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Understanding Service Health communications for Azure vulnerabilities

Microsoft values our ongoing collaboration with the security research community to not only identify vulnerabilities in our products and services but also to provide a more consistent and reliable experience for customers. With these new innovations, we can leverage existing work done by the Microsoft Security Response Center (MSRC) in vulnerability reporting to bring actionable information to customers that is tailored to their unique environment.

Microsoft has developed a new way to keep customers informed about security vulnerabilities that affect their Azure resources. When a vulnerability is disclosed that affects their resources, customers will be notified through Service Health in the Azure Portal. This Service Health message will include information about the vulnerability’s common vulnerabilities and exposures number (CVE), severity, and steps customers can take to safeguard against it. In most cases, it will also include a list of the specific resources in their subscription that customers need to take action on.

Our goal is to provide a more consistent and reliable experience for customers. Recent innovations in Azure Service Health now allow us to deliver communications with impacted resources and target messaging at tenant admins. With these new innovations, we can leverage existing work done by the Microsoft Security Response Center (MSRC) in vulnerability reporting to bring actionable information to customers that is tailored to their unique environment.

Below is an overview of how Microsoft discloses new vulnerabilities, where to find messages regarding CVEs in Azure Service Health, and how to understand the content in a Service Health message.

About vulnerabilities at Microsoft

Microsoft discloses a range of vulnerabilities every month across the spectrum of Microsoft product groups, including Windows, Microsoft 365, and Azure. When these vulnerabilities are publicly disclosed and require customer action, they are assigned a CVE number and published in the Security Update Guide by the Microsoft Security Response Center (MSRC).

Customers can learn more about how Microsoft collaborates with the security research community to identify and mitigate vulnerabilities in the Anatomy of a Cloud-Service Security Update blog from MSRC.

A CVE indicates that action is needed from customers in order to remain secure. Whenever a vulnerability is disclosed that affects an Azure product or service, the Azure communications team collaborates with MSRC and product engineering to ensure that vulnerable customers are notified of any actions they need to take to mitigate the vulnerability. Like communications regarding ongoing outages or upcoming maintenance, these notifications are published to Service Health in the Azure Portal.

Note that, even if we message customers regarding a CVE, this does not indicate any abuse, exploitation, or hacking has occurred. While vulnerabilities are common, these are often reported and fixed before any threat actor can exploit them or manipulate customer data.

Service Health messages for Azure CVEs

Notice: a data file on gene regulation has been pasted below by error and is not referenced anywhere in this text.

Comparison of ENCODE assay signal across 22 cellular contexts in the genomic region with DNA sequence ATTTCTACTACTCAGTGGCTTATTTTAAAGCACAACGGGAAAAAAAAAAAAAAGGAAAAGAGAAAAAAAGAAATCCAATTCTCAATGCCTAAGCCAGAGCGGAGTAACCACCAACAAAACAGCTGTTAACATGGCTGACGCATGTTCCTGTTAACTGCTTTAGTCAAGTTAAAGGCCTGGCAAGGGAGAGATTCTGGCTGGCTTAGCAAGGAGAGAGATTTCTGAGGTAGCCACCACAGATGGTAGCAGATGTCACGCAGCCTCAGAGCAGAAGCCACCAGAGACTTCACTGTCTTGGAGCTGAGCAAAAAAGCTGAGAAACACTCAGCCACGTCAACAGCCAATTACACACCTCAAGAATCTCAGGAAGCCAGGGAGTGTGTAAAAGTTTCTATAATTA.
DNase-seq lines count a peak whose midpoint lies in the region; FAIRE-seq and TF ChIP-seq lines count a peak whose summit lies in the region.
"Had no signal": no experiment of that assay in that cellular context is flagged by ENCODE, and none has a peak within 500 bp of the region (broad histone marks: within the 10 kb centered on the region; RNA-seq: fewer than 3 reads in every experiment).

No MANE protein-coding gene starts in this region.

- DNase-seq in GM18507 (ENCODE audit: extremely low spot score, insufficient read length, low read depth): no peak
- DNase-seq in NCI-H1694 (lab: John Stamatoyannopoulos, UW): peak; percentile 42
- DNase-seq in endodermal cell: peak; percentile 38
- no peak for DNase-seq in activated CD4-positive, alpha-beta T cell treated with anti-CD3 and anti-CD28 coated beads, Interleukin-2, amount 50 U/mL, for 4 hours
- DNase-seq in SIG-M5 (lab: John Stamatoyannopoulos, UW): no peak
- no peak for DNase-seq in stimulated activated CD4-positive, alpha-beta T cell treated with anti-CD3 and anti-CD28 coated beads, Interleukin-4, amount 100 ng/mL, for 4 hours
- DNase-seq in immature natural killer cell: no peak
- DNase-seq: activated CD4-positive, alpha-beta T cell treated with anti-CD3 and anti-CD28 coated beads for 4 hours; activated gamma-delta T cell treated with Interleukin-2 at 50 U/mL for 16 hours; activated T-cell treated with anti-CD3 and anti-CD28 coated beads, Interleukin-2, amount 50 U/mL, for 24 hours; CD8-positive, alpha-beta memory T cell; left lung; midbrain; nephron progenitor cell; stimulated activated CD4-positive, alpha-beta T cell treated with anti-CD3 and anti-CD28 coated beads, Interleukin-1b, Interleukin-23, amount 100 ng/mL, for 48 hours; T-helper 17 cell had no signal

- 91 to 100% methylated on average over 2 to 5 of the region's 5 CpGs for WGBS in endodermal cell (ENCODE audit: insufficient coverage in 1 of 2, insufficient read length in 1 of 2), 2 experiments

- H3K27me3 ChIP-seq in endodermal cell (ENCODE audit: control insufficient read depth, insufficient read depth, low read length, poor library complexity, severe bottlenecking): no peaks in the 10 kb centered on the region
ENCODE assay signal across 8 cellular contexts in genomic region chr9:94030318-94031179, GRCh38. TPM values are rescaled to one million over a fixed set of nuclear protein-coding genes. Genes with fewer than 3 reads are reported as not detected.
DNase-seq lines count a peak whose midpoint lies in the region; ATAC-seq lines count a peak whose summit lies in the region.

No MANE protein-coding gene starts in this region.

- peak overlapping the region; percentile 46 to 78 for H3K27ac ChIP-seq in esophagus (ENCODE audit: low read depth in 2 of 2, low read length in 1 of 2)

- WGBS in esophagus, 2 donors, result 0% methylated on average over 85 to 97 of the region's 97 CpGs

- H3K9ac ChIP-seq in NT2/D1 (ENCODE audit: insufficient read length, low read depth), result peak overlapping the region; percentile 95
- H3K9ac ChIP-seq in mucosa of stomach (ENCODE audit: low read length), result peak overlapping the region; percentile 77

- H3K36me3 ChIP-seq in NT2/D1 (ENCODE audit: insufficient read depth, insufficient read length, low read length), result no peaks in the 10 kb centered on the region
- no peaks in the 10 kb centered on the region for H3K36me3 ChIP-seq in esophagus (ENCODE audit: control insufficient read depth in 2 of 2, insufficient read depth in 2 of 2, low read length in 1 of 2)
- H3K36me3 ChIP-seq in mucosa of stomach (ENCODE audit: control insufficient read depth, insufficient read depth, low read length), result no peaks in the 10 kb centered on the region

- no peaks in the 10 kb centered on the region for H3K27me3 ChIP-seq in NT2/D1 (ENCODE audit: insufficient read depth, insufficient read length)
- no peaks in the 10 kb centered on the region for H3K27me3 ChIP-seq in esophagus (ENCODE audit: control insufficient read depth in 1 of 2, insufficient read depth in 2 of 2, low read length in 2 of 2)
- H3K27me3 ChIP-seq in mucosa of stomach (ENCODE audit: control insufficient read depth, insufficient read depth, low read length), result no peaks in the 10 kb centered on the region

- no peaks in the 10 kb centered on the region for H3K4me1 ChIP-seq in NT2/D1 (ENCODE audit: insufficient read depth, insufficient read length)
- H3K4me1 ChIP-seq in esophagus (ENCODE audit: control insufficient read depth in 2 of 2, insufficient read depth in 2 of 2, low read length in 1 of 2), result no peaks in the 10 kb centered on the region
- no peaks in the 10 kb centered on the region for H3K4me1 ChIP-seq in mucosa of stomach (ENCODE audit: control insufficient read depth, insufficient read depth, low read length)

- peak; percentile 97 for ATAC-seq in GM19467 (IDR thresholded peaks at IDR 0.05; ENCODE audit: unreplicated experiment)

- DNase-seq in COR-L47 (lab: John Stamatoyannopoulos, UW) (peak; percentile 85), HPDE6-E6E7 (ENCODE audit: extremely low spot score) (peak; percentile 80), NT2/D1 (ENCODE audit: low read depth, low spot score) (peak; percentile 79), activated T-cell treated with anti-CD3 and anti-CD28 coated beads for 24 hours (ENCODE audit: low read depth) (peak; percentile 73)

Where to find messages for Azure CVEs

Advisories for newly disclosed CVEs will appear under the Security advisories blade in Service Health in the Azure Portal. The title of these communications will typically lead with “[Action Required]” and include the CVE number. From here, customers can click the title of the message and drill down into the message contents.

We will only send communications to customers that either have resources that are vulnerable to the CVE or who otherwise need to take some sort of action to remediate. If a given CVE affects Azure App Service ASP.NET deployments, for example, you won’t receive a message if you don’t have any App Service resources or if your App Service resources only consist of Python web apps. On rare occasions, it may be more difficult for us to determine which specific resources are vulnerable to a given CVE. In such cases, we may send a CVE notification to an approximate set of customers. If we publish messaging to an approximate set of customers, we aim to include guidance that customers can follow to validate whether they have resources deployed that are vulnerable to the CVE.

How to read messages for Azure CVEs

Service Health messages for Azure CVEs typically consist of three parts: 

  • An overview of the CVE. 
  • A summary of the action required from customers. 
  • Links to additional support. 

The opening portion of the message will give customers a high-level overview of the vulnerability, common vulnerability scoring system (CVSS) score, impact, and severity as outlined in the CVE itself. This section will also explain which Azure services or features are vulnerable to this CVE and include a link to the CVE in the Security Update Guide. 

The Action Required section dives into the guidance for customers to safeguard against the specific vulnerability. In the Service Health message, we may provide a summarized version of the mitigation steps for quick reference, but customers are encouraged to refer to the Security Update Guide for links to the appropriate resources needed to mitigate, including documentation and update packages. 

Lastly, the Additional Support section includes links to resources that customers can refer to in order to open a support case and configure alerting in Service Health. Customers who have questions regarding a CVE beyond the information provided in the Service Health message, or need further assistance in applying mitigation steps, are encouraged to open a support case through the Azure Portal